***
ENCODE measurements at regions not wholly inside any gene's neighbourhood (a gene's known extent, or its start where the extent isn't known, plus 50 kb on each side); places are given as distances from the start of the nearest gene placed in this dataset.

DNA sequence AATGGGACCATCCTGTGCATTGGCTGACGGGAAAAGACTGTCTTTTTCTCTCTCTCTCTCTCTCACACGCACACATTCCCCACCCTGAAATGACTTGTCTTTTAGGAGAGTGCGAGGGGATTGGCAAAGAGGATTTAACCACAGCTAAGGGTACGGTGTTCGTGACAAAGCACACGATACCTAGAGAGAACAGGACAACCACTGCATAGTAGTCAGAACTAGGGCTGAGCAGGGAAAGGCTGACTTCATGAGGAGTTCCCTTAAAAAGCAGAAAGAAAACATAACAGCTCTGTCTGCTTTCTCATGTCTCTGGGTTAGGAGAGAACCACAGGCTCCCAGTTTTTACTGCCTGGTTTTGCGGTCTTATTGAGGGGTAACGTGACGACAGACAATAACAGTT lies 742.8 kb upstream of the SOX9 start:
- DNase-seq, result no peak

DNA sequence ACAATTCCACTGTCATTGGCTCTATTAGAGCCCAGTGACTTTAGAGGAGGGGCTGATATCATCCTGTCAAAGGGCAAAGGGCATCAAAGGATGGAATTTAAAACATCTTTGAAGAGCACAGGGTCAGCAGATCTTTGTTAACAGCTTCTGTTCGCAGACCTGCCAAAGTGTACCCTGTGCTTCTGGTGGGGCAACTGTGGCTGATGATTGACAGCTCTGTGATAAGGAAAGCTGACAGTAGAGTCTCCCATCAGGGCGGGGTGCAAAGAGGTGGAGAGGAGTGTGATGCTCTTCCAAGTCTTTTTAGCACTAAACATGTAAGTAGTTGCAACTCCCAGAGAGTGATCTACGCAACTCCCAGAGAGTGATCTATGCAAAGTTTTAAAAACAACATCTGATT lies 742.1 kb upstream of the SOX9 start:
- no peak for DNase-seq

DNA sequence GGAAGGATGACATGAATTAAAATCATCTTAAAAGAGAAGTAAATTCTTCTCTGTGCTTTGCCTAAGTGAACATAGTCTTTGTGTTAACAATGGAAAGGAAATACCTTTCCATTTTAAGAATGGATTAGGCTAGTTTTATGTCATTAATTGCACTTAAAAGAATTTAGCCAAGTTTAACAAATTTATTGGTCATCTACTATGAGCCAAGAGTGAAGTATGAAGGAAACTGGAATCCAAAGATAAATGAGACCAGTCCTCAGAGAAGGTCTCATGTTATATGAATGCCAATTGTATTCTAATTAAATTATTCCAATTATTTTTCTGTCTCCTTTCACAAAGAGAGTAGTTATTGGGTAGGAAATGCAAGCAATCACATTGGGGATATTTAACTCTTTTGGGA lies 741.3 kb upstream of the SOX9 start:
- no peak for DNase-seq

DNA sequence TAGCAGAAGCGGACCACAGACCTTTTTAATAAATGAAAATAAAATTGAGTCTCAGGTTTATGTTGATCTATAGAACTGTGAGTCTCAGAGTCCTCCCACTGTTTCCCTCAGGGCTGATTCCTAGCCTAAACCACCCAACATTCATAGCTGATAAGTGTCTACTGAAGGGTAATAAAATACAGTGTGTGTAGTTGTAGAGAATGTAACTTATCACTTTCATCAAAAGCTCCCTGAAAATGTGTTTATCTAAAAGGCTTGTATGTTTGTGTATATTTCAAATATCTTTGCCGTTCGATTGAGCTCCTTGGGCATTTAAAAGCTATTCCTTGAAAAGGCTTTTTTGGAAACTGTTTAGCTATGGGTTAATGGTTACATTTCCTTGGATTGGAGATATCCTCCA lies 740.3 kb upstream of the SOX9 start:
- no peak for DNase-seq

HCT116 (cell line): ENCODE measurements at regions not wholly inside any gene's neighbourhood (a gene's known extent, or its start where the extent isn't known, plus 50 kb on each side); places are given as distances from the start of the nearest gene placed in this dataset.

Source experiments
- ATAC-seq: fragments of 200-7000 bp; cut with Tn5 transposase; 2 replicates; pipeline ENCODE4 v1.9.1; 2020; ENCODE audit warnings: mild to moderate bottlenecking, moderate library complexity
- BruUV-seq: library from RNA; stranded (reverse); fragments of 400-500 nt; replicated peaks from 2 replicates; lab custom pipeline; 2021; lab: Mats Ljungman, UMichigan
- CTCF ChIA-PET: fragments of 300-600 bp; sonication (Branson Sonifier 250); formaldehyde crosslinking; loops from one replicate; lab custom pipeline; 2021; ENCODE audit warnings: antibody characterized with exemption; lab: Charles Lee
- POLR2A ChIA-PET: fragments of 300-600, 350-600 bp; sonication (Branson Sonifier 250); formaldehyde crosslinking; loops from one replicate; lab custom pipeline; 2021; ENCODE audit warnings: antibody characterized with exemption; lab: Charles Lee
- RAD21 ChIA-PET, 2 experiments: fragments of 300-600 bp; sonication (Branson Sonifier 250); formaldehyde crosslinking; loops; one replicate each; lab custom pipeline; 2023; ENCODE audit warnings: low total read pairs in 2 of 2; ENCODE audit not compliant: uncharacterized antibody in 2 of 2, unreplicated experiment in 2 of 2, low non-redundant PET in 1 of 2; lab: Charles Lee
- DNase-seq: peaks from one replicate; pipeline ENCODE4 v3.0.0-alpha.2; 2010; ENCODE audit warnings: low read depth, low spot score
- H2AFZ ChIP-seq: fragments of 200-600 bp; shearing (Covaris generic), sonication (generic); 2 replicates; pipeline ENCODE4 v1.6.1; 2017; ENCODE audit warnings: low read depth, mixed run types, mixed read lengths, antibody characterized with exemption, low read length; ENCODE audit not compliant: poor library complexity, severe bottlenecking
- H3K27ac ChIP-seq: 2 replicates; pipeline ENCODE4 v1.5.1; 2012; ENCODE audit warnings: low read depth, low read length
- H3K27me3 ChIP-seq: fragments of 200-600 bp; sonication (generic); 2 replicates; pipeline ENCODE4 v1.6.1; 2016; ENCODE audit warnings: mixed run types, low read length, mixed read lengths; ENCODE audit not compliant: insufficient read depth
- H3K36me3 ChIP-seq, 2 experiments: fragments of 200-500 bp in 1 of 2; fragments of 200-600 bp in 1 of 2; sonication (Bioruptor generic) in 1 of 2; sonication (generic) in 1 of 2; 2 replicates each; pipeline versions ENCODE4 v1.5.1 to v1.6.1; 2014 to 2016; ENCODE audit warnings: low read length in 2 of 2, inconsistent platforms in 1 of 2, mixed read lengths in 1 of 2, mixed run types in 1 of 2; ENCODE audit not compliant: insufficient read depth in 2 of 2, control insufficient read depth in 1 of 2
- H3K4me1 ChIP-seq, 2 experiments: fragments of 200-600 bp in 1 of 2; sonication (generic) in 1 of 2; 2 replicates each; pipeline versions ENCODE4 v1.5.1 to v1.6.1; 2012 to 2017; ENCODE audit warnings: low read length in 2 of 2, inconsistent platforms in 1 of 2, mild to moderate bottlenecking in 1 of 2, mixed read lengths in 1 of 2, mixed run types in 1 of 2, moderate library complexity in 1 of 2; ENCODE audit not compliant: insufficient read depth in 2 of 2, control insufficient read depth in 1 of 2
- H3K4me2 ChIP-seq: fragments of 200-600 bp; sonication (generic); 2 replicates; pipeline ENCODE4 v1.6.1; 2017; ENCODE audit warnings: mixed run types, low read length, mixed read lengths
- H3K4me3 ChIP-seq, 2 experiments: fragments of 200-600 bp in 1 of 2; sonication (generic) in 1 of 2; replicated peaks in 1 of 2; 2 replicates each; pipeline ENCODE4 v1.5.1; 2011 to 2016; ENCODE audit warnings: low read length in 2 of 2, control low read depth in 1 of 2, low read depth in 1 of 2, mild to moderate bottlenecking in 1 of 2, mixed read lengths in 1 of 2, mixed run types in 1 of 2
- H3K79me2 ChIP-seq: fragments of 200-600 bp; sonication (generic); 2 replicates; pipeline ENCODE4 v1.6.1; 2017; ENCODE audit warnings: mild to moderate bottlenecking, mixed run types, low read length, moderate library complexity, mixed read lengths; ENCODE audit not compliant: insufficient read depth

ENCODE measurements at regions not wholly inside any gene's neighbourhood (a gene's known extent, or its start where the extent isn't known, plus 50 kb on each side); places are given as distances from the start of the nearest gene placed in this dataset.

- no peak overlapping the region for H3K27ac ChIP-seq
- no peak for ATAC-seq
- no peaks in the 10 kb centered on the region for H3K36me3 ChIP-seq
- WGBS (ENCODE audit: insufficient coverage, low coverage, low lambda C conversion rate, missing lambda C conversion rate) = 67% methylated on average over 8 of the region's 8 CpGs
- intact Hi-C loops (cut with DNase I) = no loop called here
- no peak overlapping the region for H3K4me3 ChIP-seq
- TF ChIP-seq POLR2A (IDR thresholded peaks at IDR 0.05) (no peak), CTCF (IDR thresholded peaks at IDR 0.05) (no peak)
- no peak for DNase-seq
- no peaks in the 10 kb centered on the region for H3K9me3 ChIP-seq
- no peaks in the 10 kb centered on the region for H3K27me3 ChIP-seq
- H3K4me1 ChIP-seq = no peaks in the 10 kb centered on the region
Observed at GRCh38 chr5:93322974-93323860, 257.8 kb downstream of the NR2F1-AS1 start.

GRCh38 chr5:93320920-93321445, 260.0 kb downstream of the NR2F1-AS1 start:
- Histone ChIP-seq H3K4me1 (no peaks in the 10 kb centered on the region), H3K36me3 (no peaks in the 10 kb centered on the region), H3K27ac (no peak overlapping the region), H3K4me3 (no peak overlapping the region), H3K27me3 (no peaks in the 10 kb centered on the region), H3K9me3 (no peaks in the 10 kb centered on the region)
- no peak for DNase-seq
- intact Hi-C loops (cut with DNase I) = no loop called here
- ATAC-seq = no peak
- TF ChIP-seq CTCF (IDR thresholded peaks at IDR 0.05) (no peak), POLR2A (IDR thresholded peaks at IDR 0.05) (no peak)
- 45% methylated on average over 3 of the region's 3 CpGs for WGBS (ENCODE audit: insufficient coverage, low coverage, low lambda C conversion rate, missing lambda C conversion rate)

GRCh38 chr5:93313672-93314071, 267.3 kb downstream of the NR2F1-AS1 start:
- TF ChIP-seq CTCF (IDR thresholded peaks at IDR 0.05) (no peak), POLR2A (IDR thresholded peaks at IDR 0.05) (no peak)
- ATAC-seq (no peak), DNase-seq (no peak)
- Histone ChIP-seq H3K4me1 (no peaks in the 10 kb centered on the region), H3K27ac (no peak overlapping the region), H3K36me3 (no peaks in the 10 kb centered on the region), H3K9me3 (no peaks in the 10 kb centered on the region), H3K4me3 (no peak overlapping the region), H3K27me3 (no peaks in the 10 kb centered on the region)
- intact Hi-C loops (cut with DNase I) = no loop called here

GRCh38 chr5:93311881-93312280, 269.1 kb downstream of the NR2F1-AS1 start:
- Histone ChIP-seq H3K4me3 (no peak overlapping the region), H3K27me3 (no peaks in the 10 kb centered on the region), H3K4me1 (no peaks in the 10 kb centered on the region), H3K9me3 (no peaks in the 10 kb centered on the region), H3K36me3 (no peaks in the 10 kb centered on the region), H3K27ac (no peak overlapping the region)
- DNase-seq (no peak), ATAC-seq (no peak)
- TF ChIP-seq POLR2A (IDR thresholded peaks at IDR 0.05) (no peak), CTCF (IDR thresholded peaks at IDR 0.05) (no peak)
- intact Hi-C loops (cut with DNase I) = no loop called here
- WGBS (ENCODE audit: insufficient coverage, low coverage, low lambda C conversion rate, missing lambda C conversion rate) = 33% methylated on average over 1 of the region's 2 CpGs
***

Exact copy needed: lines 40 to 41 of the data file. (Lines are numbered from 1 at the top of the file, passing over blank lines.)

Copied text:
- Histone ChIP-seq H3K4me1 (no peaks in the 10 kb centered on the region), H3K36me3 (no peaks in the 10 kb centered on the region), H3K27ac (no peak overlapping the region), H3K4me3 (no peak overlapping the region), H3K27me3 (no peaks in the 10 kb centered on the region), H3K9me3 (no peaks in the 10 kb centered on the region)
- no peak for DNase-seq